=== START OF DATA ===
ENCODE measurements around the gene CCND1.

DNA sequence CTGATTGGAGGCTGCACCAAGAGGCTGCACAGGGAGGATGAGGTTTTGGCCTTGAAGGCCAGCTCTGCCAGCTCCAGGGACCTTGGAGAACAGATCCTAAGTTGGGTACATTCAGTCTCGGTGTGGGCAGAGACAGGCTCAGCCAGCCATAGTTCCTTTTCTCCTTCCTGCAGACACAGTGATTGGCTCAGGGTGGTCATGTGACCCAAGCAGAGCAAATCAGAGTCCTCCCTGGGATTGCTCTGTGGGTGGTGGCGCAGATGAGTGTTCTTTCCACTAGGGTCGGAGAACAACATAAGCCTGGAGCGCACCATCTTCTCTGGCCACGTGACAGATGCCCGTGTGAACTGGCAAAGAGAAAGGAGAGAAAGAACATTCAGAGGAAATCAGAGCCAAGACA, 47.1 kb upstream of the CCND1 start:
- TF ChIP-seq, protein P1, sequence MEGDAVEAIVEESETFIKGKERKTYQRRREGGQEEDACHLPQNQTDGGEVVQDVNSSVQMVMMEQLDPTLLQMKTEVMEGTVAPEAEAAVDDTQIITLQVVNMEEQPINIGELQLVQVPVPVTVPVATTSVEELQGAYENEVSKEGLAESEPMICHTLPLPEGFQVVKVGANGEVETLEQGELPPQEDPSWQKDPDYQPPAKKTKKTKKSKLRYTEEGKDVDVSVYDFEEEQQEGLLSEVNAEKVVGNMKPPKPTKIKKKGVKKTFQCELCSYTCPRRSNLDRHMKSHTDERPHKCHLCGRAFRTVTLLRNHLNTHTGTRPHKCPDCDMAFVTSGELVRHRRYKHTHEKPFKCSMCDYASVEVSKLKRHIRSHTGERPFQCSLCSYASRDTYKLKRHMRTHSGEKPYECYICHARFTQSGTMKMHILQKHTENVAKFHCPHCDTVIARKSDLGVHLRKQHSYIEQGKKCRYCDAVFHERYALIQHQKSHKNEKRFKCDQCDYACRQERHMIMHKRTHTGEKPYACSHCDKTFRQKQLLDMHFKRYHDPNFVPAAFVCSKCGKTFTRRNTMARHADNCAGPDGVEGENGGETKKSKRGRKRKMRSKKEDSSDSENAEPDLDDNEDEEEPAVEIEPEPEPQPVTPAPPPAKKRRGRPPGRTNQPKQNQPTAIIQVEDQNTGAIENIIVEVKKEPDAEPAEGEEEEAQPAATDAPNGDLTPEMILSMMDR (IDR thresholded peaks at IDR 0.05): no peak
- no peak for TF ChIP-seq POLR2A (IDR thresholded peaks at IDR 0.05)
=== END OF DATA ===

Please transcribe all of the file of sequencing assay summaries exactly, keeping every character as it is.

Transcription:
ENCODE measurements around the gene CCND1.

DNA sequence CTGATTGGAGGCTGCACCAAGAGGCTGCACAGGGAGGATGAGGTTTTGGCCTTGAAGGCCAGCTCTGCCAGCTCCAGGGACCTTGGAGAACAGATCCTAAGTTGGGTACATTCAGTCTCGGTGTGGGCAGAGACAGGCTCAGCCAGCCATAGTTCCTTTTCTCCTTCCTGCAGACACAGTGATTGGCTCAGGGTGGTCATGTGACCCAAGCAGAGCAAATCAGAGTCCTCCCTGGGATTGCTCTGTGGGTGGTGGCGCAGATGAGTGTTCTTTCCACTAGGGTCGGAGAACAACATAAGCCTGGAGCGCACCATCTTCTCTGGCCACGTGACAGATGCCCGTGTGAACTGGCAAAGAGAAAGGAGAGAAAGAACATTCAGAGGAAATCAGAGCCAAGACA, 47.1 kb upstream of the CCND1 start:
- TF ChIP-seq, protein P1, sequence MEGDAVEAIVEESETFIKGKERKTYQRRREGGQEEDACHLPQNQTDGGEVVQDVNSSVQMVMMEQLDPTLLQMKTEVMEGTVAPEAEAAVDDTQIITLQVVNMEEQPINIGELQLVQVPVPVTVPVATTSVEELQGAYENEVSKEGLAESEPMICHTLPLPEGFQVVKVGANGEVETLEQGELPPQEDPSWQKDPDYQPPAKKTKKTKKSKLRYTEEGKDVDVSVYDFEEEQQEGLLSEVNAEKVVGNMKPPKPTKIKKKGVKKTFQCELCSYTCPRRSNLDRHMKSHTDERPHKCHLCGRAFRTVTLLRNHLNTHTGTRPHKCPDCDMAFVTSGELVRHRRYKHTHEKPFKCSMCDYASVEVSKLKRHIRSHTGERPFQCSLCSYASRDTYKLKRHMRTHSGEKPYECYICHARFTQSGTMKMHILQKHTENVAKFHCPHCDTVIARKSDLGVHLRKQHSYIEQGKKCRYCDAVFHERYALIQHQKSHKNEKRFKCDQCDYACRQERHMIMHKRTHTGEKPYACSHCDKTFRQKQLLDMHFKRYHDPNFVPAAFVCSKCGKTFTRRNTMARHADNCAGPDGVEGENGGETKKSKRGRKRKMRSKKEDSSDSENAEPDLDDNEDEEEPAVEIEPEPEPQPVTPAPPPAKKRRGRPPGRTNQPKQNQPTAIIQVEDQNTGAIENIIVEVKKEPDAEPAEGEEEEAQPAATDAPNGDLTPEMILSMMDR (IDR thresholded peaks at IDR 0.05): no peak
- no peak for TF ChIP-seq POLR2A (IDR thresholded peaks at IDR 0.05)